©kirstenmcternan
©kirstenmcternan
R.Seiliog is the alias of musician/producer Robin Edwards who’s music interweaves krautrock, psychedelia and experimental electronics.

What was your first experience of Welsh music?

Welsh language music was such a big part of growing up that recalling my first experience is impossible. I remember my parents taking us when we were very young to see Meic Stevens playing at the Eisteddfod. I think my brother and I stayed in the rock tent all day - it was like a very noisy crèche.

Who was your favourite Welsh language band or musician whilst growing up?

I don’t think I differentiated between Welsh language music than any other language when I grew up. When I began discovering music for myself, Siop Clwyd was the place for music in Denbigh. Big Leaves, Super Furry Animals, Melys, and MC Mabon tapes were always there, on sale. When I was older I immersed myself into listening to Gorky’s Zygotic Mynci, Datblygu, Y Cyrff, and later alternative electronic like Infinity Chimps and Estron. Then collections like ‘Brave New Wales’ introduced a lot of experimental artists from Wales which are part of the British and the world avant-garde. 

What is your favourite Welsh language album or song ever?

I’m not a fan of choosing only one thing, I could be missing something. But it would probably by something by Gruff Rhys, Euros Childs or Datblygu. I’ve been collecting Gorky’s Zygotic Mynci, Ectogram, Zabrinski and things from the Ankst label. I think that there’s so much music of high quality in the Welsh language that you can always discover more.

What’s the best Welsh language music performance you have ever seen?

There are too many! Many gigs made an impression on me when I was younger like seeing Big Leaves at Maes B, Gorky’s Zygotic Mynci at Central Station in Wrexham, Super Furry Animals at Sesiwn Fawr Dolgellau. There’s so many amazing gigs going on all the time. I love the moment in a performance when everything clicks into place to create the perfect atmosphere to that time and place.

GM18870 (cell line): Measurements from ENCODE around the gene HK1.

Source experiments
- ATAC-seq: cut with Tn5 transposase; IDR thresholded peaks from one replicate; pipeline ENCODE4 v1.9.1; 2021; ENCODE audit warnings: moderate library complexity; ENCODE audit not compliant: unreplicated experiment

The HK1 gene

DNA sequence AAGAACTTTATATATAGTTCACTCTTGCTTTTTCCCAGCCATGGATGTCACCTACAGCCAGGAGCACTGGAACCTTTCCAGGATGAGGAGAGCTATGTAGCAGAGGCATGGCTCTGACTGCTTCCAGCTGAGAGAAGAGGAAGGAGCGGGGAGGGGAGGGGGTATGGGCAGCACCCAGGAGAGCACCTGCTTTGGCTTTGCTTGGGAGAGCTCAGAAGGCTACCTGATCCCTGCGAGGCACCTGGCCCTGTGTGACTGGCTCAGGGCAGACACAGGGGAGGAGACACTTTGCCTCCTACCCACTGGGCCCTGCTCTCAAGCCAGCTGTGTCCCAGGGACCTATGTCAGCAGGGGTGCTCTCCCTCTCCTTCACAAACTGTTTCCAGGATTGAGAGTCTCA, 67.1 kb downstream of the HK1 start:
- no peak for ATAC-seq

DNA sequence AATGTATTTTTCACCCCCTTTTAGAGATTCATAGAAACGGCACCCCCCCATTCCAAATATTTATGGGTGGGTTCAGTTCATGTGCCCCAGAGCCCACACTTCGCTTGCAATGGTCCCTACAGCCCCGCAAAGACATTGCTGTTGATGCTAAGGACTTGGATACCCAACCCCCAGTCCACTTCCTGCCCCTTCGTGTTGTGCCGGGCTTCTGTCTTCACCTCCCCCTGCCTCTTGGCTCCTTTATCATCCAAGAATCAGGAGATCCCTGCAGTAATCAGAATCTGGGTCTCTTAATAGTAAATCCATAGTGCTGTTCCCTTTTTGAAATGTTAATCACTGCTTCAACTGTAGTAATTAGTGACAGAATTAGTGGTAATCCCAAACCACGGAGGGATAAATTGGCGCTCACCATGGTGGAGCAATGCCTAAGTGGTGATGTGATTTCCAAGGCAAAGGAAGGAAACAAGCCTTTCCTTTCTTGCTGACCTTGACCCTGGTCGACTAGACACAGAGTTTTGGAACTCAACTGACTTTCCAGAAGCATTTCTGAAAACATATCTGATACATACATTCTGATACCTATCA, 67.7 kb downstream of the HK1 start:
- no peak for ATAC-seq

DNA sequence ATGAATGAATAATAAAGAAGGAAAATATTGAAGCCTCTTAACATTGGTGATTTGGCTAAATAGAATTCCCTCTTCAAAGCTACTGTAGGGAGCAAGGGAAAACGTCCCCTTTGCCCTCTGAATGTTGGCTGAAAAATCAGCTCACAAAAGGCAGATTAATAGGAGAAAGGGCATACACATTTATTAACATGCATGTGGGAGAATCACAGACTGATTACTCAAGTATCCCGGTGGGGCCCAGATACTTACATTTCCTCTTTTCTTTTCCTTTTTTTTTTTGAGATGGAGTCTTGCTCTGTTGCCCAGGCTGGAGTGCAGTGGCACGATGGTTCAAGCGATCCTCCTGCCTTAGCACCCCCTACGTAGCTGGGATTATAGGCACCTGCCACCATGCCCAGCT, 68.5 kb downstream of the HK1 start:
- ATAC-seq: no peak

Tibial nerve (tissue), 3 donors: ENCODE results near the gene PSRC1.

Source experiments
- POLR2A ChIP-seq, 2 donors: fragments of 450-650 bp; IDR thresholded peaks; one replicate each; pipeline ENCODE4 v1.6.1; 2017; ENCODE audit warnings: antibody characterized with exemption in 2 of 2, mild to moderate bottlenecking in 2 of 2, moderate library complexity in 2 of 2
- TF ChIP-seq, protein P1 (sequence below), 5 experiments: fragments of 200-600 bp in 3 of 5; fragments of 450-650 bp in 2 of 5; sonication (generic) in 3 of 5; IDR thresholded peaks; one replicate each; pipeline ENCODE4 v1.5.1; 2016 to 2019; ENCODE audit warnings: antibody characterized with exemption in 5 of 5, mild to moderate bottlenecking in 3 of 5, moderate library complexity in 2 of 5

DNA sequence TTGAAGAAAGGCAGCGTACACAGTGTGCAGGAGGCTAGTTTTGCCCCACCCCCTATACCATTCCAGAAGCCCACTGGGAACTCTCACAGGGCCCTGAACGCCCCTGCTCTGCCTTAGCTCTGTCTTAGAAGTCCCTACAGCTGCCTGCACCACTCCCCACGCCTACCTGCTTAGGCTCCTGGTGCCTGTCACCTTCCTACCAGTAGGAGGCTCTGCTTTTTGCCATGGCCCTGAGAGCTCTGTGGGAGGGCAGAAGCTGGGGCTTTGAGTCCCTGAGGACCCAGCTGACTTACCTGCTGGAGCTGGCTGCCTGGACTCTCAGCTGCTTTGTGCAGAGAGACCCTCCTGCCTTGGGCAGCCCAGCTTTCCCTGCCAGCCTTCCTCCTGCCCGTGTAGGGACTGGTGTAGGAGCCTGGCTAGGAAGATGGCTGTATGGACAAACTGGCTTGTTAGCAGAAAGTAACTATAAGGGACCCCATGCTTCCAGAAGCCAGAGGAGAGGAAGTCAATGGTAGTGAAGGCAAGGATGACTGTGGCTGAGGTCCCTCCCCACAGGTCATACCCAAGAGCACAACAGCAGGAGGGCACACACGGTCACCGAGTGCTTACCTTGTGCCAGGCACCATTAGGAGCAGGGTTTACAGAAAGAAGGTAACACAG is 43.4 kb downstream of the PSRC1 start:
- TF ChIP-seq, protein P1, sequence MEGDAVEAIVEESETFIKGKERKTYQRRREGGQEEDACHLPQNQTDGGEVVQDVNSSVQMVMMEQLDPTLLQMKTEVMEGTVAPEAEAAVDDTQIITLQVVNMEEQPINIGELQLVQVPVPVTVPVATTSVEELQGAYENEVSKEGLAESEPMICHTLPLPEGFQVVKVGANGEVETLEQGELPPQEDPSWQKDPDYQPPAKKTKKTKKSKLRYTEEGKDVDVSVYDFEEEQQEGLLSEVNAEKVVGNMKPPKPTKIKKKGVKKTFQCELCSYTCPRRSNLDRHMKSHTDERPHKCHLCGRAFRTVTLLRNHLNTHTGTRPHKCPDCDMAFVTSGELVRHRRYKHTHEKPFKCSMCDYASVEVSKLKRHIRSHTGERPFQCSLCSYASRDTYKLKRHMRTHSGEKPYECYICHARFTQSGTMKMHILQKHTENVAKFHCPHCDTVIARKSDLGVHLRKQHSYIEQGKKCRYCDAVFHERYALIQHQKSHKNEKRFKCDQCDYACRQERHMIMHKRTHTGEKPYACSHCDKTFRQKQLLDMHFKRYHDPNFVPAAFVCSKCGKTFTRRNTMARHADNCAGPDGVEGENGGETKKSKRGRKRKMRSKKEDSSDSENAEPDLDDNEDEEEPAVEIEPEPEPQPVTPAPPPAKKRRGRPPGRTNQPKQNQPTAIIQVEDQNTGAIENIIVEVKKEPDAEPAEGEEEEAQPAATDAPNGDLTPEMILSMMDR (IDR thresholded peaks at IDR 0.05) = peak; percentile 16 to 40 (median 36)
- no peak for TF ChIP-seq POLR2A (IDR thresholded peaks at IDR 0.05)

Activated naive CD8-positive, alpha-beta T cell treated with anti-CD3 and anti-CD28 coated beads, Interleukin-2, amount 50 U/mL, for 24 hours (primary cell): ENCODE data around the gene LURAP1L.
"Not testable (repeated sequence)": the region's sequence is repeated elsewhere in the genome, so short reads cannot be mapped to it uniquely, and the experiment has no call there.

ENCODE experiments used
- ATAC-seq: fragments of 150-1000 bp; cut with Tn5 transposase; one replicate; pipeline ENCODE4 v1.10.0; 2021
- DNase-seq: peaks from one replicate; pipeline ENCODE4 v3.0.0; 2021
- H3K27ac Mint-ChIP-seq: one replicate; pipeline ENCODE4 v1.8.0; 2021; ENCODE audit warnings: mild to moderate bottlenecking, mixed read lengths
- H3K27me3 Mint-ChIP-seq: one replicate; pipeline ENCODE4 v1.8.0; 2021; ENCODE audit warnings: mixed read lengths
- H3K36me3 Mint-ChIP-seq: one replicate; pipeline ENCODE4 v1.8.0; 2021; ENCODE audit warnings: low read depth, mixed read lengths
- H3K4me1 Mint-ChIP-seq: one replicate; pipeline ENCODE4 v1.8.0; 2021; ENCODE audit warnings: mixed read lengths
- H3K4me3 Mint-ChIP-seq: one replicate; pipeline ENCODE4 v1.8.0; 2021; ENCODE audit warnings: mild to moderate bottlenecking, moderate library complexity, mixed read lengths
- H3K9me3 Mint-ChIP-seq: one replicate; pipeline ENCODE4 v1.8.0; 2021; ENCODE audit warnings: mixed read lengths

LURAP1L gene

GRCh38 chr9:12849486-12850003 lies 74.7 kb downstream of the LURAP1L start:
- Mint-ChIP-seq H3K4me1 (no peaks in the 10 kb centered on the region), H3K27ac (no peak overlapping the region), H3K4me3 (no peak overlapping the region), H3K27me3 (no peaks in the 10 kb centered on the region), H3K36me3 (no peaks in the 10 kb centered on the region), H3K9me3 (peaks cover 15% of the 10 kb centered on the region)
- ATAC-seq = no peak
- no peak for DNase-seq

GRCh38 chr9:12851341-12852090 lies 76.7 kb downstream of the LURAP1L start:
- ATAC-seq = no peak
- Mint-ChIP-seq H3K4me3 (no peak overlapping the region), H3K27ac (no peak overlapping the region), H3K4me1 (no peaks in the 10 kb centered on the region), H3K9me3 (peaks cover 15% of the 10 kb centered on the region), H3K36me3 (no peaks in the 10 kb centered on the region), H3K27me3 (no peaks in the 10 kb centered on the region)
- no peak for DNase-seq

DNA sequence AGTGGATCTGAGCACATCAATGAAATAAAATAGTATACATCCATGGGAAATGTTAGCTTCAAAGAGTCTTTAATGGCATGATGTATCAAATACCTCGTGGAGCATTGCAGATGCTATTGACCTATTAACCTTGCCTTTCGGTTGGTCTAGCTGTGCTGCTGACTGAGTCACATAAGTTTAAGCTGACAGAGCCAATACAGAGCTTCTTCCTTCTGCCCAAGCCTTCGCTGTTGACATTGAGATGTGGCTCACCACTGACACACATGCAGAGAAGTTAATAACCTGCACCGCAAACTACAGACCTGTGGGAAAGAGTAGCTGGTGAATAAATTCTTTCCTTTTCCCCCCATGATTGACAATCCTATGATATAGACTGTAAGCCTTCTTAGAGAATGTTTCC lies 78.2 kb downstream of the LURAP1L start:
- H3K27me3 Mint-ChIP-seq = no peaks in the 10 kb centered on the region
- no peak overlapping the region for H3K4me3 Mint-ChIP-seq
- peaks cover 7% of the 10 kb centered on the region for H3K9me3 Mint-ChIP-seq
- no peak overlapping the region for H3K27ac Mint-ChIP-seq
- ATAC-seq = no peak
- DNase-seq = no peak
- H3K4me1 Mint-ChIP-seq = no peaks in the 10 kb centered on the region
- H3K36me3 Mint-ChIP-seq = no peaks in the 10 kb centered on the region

Has Welsh language music influenced your life in any way?

Of course, more than I could ever imagine. I wouldn’t know where to start if I had to take apart the web of Welsh language music influence out of my subconscious. My head is full of tunes, poetry, politics and humour that only works in Welsh. It’s a massive influence. 

What are you listening to at the moment?

At the moment I can’t stop listening to ‘Kaniad y Gwynn Bibydd’ that’s performed by William Taylor, on the ‘Rough Guide to Welsh Music’ compilation CD - even though its traditional folk music the sound is new and fresh to my ears. Some songs have such a deep rooted Welsh feel that’s so close yet so alien. 

Finish this sentence ‘Without Welsh language music...’

......It would be difficult for the culture to breath and rejuvenate into an exciting future. I think that every kind of artistic expression is very important in a healthy culture; especially to a country with a minority language where there needs to be a contrast to maintain a natural momentum. Music seems to be able to seep into every part of society and keeps things developing.'

Interested in hearing more Welsh language contemporary music? Have a look on our Contemporary Music page for more information.

CAM

A platform for experimental music and film from Wales and beyond

Read Here

Share this page

Sign up now to receive the latest news on Welsh events.

Back to top